In my opinion, there are five origins to watch going forward. First, we need to see how the harvest turns out in the U.S. and Canada. Second, we need to see how Russia’s crop turned out; it was supposedly harvested in mid-August. And third, we need to see how much is seeded in India and Mexico in October and November.

So those are the origins to watch. Looking at other origins, we have Argentina, but its crop was already seeded. They are projecting a 25-30% decrease in the chickpea area. The harvest is in November/December.

Then there is Turkey, which is the only origin that is estimated to have a significant expansion in the area seeded to kabuli chickpeas this year. This is because last year the government of Turkey started offering growers there an attractive Minimum Support Price for chickpeas. I spoke to farmers there recently and they told me that, even though international prices are low, Turkey is seeding 20% more chickpeas. They don’t expect that yields will be as high as last year, though, so production should be about the same as last year, perhaps 10% more.

Turkey has traditionally been one of the biggest importers of kabuli chickpeas, but this will mark the second consecutive year that it has enough domestic production to cover internal demand. Turkey has a 21% duty on chickpea imports. Back in 2017/18, when international prices were high, the government eliminated this duty, but now it’s been re-imposed.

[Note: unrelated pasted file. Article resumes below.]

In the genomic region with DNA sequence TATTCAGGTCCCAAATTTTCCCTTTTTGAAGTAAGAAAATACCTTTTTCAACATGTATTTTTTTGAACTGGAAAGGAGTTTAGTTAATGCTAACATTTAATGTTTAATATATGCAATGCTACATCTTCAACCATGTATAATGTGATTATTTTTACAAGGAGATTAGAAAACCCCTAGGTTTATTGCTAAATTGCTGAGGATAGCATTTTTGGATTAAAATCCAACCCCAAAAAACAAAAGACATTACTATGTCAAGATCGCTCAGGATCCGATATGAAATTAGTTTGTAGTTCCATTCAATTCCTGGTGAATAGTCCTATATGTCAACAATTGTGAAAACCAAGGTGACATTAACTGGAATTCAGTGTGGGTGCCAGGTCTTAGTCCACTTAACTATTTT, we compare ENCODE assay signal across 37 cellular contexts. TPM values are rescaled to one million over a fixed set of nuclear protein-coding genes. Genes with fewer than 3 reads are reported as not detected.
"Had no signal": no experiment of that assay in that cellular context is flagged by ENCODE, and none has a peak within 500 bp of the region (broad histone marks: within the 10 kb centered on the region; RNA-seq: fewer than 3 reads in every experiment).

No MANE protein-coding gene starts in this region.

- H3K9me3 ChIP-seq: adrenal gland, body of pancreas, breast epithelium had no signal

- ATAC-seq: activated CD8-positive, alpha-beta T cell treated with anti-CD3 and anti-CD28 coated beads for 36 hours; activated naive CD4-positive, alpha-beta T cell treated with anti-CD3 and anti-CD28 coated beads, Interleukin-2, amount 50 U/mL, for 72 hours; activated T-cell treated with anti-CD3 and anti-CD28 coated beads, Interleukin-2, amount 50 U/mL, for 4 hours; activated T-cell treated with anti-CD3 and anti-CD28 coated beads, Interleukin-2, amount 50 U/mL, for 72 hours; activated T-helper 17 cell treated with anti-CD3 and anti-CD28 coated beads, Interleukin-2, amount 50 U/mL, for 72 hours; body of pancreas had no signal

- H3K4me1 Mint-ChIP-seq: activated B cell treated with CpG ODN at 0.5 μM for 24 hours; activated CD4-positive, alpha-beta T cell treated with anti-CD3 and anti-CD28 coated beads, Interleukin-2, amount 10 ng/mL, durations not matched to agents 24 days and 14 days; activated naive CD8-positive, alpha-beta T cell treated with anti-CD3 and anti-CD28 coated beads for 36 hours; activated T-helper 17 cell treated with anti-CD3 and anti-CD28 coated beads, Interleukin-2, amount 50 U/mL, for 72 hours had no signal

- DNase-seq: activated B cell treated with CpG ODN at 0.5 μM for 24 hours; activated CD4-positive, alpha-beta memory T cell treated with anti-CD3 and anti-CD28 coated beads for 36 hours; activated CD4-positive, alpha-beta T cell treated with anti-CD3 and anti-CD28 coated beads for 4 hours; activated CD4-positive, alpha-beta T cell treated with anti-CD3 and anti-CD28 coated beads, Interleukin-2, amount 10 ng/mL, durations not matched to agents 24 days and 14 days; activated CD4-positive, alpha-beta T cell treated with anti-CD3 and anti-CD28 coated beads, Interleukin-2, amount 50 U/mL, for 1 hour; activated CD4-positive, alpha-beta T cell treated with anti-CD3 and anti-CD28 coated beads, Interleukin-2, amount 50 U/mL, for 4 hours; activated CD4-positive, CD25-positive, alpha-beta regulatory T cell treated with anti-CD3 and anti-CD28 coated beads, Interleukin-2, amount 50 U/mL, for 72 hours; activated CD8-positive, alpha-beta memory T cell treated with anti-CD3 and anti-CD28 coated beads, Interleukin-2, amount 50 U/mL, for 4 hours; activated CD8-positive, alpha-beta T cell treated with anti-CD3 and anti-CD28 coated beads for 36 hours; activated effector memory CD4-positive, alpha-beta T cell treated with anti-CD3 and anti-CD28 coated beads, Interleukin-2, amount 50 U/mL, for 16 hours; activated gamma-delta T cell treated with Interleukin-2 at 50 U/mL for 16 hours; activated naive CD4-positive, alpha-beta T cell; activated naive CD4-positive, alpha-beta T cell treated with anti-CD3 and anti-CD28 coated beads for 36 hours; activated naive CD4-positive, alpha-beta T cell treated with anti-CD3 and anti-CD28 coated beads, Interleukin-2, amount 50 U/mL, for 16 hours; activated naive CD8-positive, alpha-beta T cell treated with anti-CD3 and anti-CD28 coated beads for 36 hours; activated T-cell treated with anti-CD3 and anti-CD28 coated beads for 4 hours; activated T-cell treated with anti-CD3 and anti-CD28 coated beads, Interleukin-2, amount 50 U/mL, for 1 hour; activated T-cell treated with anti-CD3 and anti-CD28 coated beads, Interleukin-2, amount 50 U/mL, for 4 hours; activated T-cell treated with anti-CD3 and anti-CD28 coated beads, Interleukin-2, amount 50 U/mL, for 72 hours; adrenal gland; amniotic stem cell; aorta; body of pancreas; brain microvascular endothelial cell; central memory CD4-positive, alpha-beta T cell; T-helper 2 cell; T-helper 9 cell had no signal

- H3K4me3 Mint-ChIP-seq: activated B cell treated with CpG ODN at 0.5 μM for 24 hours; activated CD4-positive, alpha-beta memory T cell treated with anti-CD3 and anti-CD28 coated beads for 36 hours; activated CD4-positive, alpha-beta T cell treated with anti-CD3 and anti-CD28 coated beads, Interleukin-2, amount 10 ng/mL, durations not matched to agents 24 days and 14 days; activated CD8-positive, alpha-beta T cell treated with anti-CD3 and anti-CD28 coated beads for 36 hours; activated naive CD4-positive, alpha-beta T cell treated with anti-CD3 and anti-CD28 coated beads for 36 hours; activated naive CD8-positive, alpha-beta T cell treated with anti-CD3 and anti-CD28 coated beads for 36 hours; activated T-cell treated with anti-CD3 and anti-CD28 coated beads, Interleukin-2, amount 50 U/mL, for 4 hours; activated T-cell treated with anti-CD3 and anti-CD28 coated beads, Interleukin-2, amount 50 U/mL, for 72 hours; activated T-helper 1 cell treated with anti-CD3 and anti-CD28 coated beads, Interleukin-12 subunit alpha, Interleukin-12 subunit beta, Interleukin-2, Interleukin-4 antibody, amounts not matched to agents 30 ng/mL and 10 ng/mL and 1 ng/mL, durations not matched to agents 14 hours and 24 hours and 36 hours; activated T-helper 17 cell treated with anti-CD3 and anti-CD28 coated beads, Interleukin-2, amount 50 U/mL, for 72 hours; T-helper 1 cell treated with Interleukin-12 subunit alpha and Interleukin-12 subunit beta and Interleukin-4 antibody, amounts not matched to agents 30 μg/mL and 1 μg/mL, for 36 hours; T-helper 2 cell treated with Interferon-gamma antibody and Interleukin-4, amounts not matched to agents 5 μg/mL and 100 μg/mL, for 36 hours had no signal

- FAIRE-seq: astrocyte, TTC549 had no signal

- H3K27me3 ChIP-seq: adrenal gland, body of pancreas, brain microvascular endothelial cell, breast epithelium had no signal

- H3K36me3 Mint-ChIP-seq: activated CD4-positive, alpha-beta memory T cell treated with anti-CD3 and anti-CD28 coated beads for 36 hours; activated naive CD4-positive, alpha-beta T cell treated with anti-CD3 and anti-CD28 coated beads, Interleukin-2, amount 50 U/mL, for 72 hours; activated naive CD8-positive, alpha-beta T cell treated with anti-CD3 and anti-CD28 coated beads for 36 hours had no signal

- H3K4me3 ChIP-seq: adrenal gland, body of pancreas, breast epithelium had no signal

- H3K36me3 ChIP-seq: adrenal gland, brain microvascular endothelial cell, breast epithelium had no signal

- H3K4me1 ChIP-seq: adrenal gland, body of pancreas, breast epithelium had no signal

So buying in Turkey is slow for those reasons. Another market, Algeria, is also slow because of the political instability there.

GPC: Have there been new, recent developmentsin the kabuli chickpea trade?

Navneet: In 2016 and 2017, when chickpea prices were high, we saw many new origins enter the market. The impact on the trade was tremendous.

Turkey, for instance, is an interesting case. In the ’90s, it was the biggest supplier of kabuli chickpeas to the entire Middle East, India and Pakistan. But then it started growing more lentils and other crops, and chickpea production declined. In 2018, responding to the high prices, it produced 350,000 MT of chickpeas, and it will produce a similar crop this year. So today Turkey is a major exporter once again.

An important market for Turkey is Pakistan. Pakistan used to be supplied by India, but India stopped shipments to Pakistan in 2018. Normally, Pakistan imported 60 – 70,000 MT of kabuli chickpeas from India, and 70,000 MT from other origins. Now, with India out of the picture, it gets its chickpeas from Turkey, Argentina, the U.S. and Canada.

Another interesting case is Bulgaria. They used to produce no more than 10,000 MT, but in 2018, they entered the market with a crop of 100,000 MT. And the countries of the Black Sea region came with big numbers, too. I remember in 2017, the price to the grower in Russia was US$ 900-950/MT, and for cleaned and bagged cargo it was US $ 1,050-1,100/MT CFR to destinations. Today its US$ 400/MT CFR .

This is the nature of the kabuli chickpea market. We have two to three years of surplus production, and then two to three years of short production. What happens in the five origins I mentioned will determine if the market turns around this year.